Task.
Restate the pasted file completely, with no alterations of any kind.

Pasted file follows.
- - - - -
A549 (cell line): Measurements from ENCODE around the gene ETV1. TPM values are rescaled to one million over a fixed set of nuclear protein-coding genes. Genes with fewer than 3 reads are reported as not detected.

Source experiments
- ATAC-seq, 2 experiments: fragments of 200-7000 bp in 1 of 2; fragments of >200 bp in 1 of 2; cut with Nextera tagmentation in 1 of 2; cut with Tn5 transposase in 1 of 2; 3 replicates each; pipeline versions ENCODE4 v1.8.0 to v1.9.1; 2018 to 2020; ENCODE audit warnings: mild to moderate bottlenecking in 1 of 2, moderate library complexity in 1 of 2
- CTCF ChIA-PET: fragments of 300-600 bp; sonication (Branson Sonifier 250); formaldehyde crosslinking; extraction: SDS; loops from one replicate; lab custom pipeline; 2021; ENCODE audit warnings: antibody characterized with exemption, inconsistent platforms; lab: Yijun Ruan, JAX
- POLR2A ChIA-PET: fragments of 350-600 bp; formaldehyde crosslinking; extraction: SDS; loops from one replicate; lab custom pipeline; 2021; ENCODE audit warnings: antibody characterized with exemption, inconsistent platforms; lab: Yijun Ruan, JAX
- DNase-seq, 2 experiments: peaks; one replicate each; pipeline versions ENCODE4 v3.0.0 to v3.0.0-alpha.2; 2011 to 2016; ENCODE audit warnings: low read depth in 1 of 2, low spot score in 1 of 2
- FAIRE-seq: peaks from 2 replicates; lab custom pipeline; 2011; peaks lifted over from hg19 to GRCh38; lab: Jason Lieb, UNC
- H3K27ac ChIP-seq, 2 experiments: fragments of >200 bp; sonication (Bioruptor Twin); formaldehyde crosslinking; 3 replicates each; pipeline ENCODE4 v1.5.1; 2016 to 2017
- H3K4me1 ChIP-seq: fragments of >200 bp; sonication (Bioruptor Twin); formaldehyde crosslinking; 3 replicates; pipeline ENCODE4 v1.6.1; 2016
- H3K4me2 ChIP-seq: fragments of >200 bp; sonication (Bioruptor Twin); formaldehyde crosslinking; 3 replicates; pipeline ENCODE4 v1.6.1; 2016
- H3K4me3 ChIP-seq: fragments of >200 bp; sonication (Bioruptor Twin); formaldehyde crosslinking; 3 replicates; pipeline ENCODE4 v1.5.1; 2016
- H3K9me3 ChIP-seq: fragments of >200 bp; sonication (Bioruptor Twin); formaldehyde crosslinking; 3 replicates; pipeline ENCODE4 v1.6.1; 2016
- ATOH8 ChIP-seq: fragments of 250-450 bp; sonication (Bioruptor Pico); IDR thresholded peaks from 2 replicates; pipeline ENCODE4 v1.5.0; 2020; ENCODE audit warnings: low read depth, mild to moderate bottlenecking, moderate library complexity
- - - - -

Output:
A549 (cell line): Measurements from ENCODE around the gene ETV1. TPM values are rescaled to one million over a fixed set of nuclear protein-coding genes. Genes with fewer than 3 reads are reported as not detected.

Source experiments
- ATAC-seq, 2 experiments: fragments of 200-7000 bp in 1 of 2; fragments of >200 bp in 1 of 2; cut with Nextera tagmentation in 1 of 2; cut with Tn5 transposase in 1 of 2; 3 replicates each; pipeline versions ENCODE4 v1.8.0 to v1.9.1; 2018 to 2020; ENCODE audit warnings: mild to moderate bottlenecking in 1 of 2, moderate library complexity in 1 of 2
- CTCF ChIA-PET: fragments of 300-600 bp; sonication (Branson Sonifier 250); formaldehyde crosslinking; extraction: SDS; loops from one replicate; lab custom pipeline; 2021; ENCODE audit warnings: antibody characterized with exemption, inconsistent platforms; lab: Yijun Ruan, JAX
- POLR2A ChIA-PET: fragments of 350-600 bp; formaldehyde crosslinking; extraction: SDS; loops from one replicate; lab custom pipeline; 2021; ENCODE audit warnings: antibody characterized with exemption, inconsistent platforms; lab: Yijun Ruan, JAX
- DNase-seq, 2 experiments: peaks; one replicate each; pipeline versions ENCODE4 v3.0.0 to v3.0.0-alpha.2; 2011 to 2016; ENCODE audit warnings: low read depth in 1 of 2, low spot score in 1 of 2
- FAIRE-seq: peaks from 2 replicates; lab custom pipeline; 2011; peaks lifted over from hg19 to GRCh38; lab: Jason Lieb, UNC
- H3K27ac ChIP-seq, 2 experiments: fragments of >200 bp; sonication (Bioruptor Twin); formaldehyde crosslinking; 3 replicates each; pipeline ENCODE4 v1.5.1; 2016 to 2017
- H3K4me1 ChIP-seq: fragments of >200 bp; sonication (Bioruptor Twin); formaldehyde crosslinking; 3 replicates; pipeline ENCODE4 v1.6.1; 2016
- H3K4me2 ChIP-seq: fragments of >200 bp; sonication (Bioruptor Twin); formaldehyde crosslinking; 3 replicates; pipeline ENCODE4 v1.6.1; 2016
- H3K4me3 ChIP-seq: fragments of >200 bp; sonication (Bioruptor Twin); formaldehyde crosslinking; 3 replicates; pipeline ENCODE4 v1.5.1; 2016
- H3K9me3 ChIP-seq: fragments of >200 bp; sonication (Bioruptor Twin); formaldehyde crosslinking; 3 replicates; pipeline ENCODE4 v1.6.1; 2016
- ATOH8 ChIP-seq: fragments of 250-450 bp; sonication (Bioruptor Pico); IDR thresholded peaks from 2 replicates; pipeline ENCODE4 v1.5.0; 2020; ENCODE audit warnings: low read depth, mild to moderate bottlenecking, moderate library complexity